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Article
February 1943

MORPHOLOGY OF ERYTHROCYTES IN ERYTHROBLASTOSIS FOETALIS

Author Affiliations

MEDICAL CORPS, ARMY OF THE UNITED STATES

From the New York Hospital and the Department of Pediatrics, Cornell University Medical College.

Arch Intern Med (Chic). 1943;71(2):230-255. doi:10.1001/archinte.1943.00210020096007
Abstract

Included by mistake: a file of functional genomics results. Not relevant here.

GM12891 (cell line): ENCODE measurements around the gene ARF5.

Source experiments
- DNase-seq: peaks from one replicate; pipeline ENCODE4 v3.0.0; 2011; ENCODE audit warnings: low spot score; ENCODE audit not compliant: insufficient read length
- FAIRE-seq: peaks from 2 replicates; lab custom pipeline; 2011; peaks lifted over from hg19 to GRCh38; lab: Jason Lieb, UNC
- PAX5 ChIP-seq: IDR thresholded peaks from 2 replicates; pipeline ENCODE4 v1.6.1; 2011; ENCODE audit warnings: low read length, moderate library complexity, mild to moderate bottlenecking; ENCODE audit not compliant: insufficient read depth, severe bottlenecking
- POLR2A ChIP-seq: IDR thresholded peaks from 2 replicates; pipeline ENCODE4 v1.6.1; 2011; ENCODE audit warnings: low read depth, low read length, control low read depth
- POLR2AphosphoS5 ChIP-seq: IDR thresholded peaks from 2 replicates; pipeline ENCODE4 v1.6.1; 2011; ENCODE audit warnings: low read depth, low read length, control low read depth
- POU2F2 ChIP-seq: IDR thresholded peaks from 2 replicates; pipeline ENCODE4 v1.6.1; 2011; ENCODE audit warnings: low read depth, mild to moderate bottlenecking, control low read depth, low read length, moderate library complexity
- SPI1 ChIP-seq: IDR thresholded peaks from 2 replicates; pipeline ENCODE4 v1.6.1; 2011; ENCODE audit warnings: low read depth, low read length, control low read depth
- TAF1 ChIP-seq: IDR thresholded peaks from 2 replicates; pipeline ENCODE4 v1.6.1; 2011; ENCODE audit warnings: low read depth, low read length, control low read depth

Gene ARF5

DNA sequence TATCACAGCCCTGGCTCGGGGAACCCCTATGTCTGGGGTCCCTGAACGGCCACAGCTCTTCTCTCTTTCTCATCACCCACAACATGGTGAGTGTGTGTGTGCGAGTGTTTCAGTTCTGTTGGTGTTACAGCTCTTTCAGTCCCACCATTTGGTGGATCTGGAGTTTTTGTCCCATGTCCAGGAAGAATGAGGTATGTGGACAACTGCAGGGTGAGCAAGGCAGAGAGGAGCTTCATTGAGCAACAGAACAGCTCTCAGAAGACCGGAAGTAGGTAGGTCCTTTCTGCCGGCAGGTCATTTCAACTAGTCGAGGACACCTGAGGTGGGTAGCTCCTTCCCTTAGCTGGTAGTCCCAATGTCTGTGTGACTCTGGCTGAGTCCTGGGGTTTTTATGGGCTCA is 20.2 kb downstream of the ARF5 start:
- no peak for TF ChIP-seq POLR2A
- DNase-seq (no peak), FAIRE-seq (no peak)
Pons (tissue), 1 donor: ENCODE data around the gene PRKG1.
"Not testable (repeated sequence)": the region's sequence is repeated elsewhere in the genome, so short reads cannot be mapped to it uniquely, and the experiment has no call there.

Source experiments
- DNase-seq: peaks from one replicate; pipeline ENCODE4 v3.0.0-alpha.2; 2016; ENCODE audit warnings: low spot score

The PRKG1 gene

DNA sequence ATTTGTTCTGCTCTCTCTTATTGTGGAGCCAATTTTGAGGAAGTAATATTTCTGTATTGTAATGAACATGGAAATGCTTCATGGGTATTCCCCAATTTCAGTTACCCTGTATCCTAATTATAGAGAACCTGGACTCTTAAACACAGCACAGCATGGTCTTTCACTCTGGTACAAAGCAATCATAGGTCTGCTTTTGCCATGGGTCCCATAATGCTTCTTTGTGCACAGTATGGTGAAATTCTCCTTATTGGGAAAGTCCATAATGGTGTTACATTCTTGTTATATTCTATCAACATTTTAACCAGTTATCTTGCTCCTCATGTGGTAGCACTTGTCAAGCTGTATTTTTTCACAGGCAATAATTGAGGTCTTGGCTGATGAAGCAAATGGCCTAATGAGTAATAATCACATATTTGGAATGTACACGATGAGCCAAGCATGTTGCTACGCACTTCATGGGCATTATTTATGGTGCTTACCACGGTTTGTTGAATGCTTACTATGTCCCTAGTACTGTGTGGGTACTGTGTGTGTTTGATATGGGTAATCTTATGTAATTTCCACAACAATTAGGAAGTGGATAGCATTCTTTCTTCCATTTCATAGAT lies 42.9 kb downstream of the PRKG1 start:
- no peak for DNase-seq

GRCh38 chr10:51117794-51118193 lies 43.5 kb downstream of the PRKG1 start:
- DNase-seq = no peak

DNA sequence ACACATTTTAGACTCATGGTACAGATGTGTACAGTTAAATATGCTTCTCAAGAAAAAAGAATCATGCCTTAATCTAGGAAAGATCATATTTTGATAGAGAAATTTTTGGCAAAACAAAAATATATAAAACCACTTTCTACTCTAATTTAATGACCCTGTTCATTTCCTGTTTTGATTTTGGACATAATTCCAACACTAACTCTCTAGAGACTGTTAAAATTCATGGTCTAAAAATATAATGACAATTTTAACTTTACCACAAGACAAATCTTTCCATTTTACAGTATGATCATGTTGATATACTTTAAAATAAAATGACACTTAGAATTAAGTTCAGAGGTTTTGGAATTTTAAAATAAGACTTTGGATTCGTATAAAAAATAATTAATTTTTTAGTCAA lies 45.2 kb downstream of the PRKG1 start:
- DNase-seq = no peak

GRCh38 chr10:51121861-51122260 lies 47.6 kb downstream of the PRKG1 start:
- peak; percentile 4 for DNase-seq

Acute hemolytic anemias due to autoantibody reactions have been observed in human beings1 and induced experimentally in animals.2 Hematologic examination of the experimental animals has revealed a fairly consistent pattern of morphologic change. During the initial phase of hemolysis, the mean cell diameter decreases and the mean cell volume increases, the cells assuming a spheroid shape. After several days the mean diameter rises above normal with the simultaneous appearance of macrocytes, nucleated red cells and increased numbers of reticulocytes. At this time the Price-Jones curve is frequently bimodal, and Dameshek has stressed this point as being of diagnostic import in such anemias. The recent work of Levine and his associates3 has shown that about 90 per cent of infants with erythroblastosis foetalis have an antigen, designated as Rh, in their blood cells which is inherited from the father, probably as a mendelian dominant character, and which the

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